You don’t need to log hours in the gym, running on the treadmill like a hamster on a wheel. And you don’t need to pay a drill sergeant. Exercise can be anything you want it to be – the more varied the better. Just move your body. Some days you’re itching to put on your trainers; some days you’d rather defrost a fridge than exercise. I get it. Even on the difficult days, just try. Do something. Consistency is the key.

When you use your muscles for more than just lifting shopping bags, they increase in strength and size. They become less easily fatigued and work more efficiently. If you don’t use your muscles enough, they can literally waste and everything becomes difficult. When you exercise, your heart – the most important muscle – works harder to pump blood around, as there’s an increased need for oxygen. Your cardiovascular system becomes more efficient and better at circulating oxygen even when you’re stationary. Everything becomes  easier: climbing stairs, chasing after toddlers and, yep, carrying shopping bags.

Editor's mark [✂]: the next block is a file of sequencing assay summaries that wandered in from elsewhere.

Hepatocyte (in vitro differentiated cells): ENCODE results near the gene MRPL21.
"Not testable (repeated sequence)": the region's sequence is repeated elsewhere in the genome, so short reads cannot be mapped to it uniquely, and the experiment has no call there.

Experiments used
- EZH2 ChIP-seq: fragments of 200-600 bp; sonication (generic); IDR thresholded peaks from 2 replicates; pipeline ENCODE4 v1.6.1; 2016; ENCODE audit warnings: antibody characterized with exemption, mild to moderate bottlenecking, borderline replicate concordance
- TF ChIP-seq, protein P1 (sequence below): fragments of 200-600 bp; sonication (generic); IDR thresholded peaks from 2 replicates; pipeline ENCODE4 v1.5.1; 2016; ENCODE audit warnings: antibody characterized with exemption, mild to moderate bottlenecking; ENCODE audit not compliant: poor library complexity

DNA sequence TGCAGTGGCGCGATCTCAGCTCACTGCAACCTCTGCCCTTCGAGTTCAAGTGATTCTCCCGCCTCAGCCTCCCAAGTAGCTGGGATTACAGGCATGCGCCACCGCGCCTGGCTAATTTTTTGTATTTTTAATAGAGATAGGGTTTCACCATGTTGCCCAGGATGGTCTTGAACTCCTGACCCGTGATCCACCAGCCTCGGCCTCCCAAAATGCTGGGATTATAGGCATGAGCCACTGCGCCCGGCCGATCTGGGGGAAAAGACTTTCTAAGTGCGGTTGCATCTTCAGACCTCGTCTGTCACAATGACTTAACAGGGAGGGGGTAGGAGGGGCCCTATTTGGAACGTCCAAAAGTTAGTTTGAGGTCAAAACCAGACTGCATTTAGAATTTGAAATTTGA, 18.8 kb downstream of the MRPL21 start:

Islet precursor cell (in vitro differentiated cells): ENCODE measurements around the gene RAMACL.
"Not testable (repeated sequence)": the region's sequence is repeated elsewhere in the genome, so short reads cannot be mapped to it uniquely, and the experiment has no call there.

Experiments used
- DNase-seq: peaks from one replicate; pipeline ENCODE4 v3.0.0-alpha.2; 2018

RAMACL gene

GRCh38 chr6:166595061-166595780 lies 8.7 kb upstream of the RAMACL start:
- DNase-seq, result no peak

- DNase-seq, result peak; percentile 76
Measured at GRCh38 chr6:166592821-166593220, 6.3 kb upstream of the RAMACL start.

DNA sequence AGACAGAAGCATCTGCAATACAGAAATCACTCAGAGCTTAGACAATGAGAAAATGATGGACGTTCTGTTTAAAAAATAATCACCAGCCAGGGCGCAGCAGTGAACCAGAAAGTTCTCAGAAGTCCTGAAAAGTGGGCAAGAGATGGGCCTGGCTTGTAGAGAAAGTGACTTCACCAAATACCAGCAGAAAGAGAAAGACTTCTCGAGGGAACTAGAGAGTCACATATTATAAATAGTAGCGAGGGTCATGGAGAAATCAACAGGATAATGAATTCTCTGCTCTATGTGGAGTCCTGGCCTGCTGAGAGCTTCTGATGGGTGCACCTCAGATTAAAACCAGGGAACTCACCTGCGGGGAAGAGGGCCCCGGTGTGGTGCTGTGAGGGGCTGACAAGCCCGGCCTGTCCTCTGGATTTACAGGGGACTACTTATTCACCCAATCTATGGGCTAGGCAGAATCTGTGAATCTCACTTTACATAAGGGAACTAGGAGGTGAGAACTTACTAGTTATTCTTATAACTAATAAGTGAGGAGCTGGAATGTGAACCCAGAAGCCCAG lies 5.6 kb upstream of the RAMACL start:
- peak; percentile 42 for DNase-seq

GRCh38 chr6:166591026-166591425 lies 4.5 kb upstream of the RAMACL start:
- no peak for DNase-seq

Cardio Health
When we exercise, our hearts have to work more efficiently to pump the blood around as we need more oxygen for proper cell functioning. The more we exercise the more toned our cardiovascular systems become, circulating more oxygen even when we’re not exercising. This naturally stimulates a feeling of wellbeing, as I believe oxygen is alkalising to the blood.

The Lymphatic System
The lymphatic system is a network of tiny vessels and a major part of the immune system. It removes excess fluid – called lymph – from the tissues of our body, stops off at lymph nodes where white blood cells attack bacteria, microbes and cancer cells, then returns the filtered lymph to the bloodstream. If the lymphatic system isn’tworking properly, a range of illnesses can develop, such as oedema, glandular fever and even Hodgkin’s disease.

Unlike the bloodstream, the lymphatic system doesn’t have a built-in pump: it relies solely on muscular contraction to move the lymph in one direction (towards the heart). If you don’t move, the system breaks down. Activity, massage and dry skin brushing help to keep lymph moving.